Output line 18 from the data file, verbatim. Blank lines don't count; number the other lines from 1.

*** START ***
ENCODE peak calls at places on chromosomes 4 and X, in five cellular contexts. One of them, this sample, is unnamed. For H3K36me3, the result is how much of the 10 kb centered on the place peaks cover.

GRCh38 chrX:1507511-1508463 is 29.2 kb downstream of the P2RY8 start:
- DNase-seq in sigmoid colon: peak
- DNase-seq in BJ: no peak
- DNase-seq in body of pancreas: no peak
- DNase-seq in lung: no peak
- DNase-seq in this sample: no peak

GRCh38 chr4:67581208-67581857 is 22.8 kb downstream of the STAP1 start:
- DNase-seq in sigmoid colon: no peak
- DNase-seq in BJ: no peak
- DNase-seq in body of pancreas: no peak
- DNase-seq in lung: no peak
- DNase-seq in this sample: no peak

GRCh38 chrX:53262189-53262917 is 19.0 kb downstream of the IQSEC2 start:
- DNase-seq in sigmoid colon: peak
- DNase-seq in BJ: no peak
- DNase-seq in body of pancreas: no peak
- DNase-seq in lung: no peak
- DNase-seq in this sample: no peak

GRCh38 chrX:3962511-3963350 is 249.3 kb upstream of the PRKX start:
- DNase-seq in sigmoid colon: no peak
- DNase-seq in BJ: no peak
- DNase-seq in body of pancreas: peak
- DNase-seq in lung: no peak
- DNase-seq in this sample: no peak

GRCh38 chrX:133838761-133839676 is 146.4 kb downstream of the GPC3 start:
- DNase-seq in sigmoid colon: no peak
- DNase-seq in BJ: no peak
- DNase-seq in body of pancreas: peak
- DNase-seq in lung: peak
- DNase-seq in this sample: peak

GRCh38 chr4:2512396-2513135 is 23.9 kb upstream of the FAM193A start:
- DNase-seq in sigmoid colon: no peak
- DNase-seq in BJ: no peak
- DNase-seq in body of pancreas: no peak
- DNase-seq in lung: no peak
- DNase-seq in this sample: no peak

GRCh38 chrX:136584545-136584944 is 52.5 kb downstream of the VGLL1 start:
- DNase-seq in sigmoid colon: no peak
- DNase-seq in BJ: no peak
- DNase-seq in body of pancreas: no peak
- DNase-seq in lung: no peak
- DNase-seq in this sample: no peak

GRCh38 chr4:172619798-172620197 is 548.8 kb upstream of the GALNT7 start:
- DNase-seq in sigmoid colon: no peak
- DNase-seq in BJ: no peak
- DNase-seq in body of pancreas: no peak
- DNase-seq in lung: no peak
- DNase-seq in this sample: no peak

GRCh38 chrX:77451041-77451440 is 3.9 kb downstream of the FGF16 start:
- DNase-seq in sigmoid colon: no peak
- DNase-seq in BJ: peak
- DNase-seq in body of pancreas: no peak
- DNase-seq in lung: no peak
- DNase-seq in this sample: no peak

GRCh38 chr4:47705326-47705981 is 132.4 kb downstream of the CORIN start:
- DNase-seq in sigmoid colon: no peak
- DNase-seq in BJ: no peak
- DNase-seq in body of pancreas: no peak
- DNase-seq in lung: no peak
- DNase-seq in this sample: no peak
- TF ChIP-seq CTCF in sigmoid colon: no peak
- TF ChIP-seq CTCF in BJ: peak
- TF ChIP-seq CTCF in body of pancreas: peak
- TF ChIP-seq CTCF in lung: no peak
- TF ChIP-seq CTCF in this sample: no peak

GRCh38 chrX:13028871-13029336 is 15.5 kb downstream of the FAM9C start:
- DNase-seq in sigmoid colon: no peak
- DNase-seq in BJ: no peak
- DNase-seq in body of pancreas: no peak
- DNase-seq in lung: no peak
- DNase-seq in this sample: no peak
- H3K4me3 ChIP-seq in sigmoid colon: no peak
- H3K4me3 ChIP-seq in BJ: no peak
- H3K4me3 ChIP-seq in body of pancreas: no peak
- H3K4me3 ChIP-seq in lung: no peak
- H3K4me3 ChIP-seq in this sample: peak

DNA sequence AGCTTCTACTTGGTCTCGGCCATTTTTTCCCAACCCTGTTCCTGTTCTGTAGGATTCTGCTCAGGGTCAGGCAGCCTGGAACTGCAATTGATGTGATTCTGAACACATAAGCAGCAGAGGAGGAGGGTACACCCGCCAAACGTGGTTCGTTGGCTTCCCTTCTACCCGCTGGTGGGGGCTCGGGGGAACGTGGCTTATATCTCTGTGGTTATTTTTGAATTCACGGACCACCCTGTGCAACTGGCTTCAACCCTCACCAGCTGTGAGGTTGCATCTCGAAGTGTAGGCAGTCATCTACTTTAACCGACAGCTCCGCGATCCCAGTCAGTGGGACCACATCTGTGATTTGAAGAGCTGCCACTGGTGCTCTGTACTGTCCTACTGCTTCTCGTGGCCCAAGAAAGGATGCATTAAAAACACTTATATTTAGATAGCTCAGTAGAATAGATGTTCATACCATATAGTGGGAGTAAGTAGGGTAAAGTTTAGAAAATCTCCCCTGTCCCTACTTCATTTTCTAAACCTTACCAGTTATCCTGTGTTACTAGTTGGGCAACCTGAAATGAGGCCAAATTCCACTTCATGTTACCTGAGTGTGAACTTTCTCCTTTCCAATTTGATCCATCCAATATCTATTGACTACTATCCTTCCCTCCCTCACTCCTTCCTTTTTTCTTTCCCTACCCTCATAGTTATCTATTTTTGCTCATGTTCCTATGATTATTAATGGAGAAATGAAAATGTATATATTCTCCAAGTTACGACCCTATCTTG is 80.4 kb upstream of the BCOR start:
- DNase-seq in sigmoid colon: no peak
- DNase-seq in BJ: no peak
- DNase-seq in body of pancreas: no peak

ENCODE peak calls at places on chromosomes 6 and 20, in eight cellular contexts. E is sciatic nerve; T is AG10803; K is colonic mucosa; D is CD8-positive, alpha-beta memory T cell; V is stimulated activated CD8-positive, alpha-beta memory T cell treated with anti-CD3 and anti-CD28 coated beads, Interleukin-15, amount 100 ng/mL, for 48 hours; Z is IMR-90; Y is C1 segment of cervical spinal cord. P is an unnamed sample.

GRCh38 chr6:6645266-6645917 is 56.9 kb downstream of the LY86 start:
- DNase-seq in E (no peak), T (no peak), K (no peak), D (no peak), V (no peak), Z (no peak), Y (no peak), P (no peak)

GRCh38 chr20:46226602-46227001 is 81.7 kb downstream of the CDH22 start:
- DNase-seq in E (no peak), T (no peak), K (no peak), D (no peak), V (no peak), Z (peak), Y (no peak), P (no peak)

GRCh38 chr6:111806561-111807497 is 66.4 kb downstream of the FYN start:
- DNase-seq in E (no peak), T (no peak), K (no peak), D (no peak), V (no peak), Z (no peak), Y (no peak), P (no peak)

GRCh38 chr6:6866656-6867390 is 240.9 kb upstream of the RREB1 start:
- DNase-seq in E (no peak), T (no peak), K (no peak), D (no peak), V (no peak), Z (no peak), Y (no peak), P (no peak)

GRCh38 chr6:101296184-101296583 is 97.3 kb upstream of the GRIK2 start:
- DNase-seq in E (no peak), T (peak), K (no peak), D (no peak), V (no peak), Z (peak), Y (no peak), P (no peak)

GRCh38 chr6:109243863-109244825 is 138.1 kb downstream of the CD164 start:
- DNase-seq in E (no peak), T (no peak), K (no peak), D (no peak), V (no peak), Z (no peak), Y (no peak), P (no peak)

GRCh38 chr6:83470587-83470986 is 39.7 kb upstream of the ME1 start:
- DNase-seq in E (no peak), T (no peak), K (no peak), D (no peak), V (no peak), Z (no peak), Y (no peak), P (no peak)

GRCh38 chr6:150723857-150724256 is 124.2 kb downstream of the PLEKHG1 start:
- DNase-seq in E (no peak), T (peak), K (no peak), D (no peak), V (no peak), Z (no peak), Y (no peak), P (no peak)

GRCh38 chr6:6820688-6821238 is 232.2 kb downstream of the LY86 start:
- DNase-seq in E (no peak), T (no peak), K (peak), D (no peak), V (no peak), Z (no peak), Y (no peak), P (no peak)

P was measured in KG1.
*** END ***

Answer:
- DNase-seq in lung: no peak